Their first meal on the brand new Mother Base is a decade old can of black beans and a bottle of gut-rotting brown rum. They eat it without complaint, sitting with their legs over the side of the platform, watching the sunset.




"They could leave us here to die, you know. Just fly away and never come back." Ocelot gestures the flight with his hand. "We'd have to drink the rainwater and eat the rats. Then eat each other."

Miller is flat on his back beside him - he's cold, somehow, in spite of the fact that Ocelot's sweating - all tucked up against his shoulder, nicely toasted. "I would eat you," he slurs, taking another pull of rum out of the bottle that he loses a good half of in his hair and onto the deck. "But first you'd tell me, tell me where... Snake is. Then I would sail. For Africa."

"You think you'd make it all the way to Africa in a dingy? Huh." They're so far away from civilization they can see every star. It's so bright the space between them is blue, rather than black.

"I would lasso sharks and they would pull me, cowboy." Miller nudges him.

"That's some imagination you've got there."

"Then I'd wake up Snake with a kiss. That's how every dumb American fairy tale ends. Right?"

"I don't know. I mostly know European ones, and they usually end with matricide and cannibalism."

"Pffft." Miller snorts, beet red. "You're funny. God I hate you, but you're funny. Why are you funny? Rich people never learn to be funny."

Ocelot smiles to himself and says nothing. Miller rolls over onto his chest, arms beside his head. "Rich people. Complain a lot too. So? You never complain. You nurse your own wounds and you eat whatever's served and you suck dick without a shower. Who are you?"

Miller's head sways; he wobbles. Ocelot braces his shoulders gently. "Who are any of us, really? Who are you, Miller? Deep down."

Miller drools rum onto Ocelot's cheek when he snorts. "A slut. So? So what? I love to get laid. Yeah, I said it: I love sex. What's wrong with that? The world would be a better place if everybody had more sex. You. YOU would be a better person if you had more sex. You're too uptight." Miller paws him as if to emphasizes that fact. "I bet you're one of those people who didn't start fucking until they were 25 and couldn't stand the blue balls anymore. I had my first pussy at 15."

"You sure that's something you should be proud of?" Ocelot laughs. Miller's so lit his eyes won't focus. Wandering between Ocelot's nose, his throat, and his bare torso.

"Why not? When did you suck your first dick? 30? You were fucking terrible."

Ocelot doesn't know why he tells him the truth. He's never told anyone the truth about that before.

"Oh... ...shit. Shit." Miller tries to reel back but topples instead; Ocelot catches him with one arm. "Shit, I'm sorry. I'm sorry."

"Why? It wasn't yours." Miller seems genuinely unsettled by it, however. His eyebrows pull together and he peers into Ocelot's face, checking for god knows what. His chin brushes Ocelot's cheek. He's upset; Ocelot has learned to recognize the signs. "Wasn't the worst blowjob I've ever given, either."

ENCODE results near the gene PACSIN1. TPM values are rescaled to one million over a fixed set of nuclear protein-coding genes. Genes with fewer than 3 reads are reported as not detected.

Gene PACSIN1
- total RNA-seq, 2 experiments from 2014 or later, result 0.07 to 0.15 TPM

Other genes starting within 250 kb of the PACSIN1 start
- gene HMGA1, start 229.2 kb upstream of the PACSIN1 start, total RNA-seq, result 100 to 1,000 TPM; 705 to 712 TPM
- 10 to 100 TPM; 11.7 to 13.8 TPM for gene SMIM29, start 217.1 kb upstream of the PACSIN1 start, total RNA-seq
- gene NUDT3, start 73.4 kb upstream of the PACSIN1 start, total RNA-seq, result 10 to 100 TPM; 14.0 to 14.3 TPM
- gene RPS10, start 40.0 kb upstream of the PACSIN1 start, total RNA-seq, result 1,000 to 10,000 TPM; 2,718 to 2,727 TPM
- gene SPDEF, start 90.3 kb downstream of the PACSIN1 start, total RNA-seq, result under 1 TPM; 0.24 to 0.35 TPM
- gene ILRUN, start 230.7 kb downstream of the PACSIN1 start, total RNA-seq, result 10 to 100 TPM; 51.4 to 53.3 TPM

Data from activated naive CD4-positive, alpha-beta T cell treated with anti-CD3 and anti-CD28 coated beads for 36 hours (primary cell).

"Oh yeah?" Miller licks his lips like he has a bad taste in his mouth. "What was? Gotta be the yakuza guy."

"My least favourite blowjob? A man who'd been in the field for a week. No shower. Swimming through swamp water. Recently pissed himself. Eaten nothing but raw meat. He stank so badly I nearly puked every time he hit my gag reflex."

"Ugh, but why. Why would you...?"

Ocelot grins. "I was a thirsty kid back then. Couldn't keep it in my pants."

Miller smiles an unreadable smile and murmurs 'liar' next to Ocelot's ear.

Miller passes out on Ocelot's chest shortly after that. Doesn't remember anything about that night; Ocelot gives him the last of their bottled water and holds his hair while he pukes, until Pequod returns with electricians, food, aspirin, and blankets.


Click. Whir.


Ocelot's missions in Afghanistan go much more smoothly than yours will, he suspects. If their client's directions take them into Soviet-occupied territory all he need do is write himself a set of orders to be there. Which he rarely needs - unless the job takes him within a mile radius of an HQ, nobody will outrank him. You were never much for convention though, John, so in case you've forgotten: major's the highest rank of field officer. Past that in the chain of command they weld you to your desk.

Needless to say, Ocelot's never bothered to seek another promotion.

Outside Soviet-held territory things get a little trickier, however. The forward line is shifting all the time, and if he's caught in a Diamond Dogs uniform that could be trouble. He's sure he could talk his way out of it, but he doesn't want to hear your wearisome woman whine about it for the next week.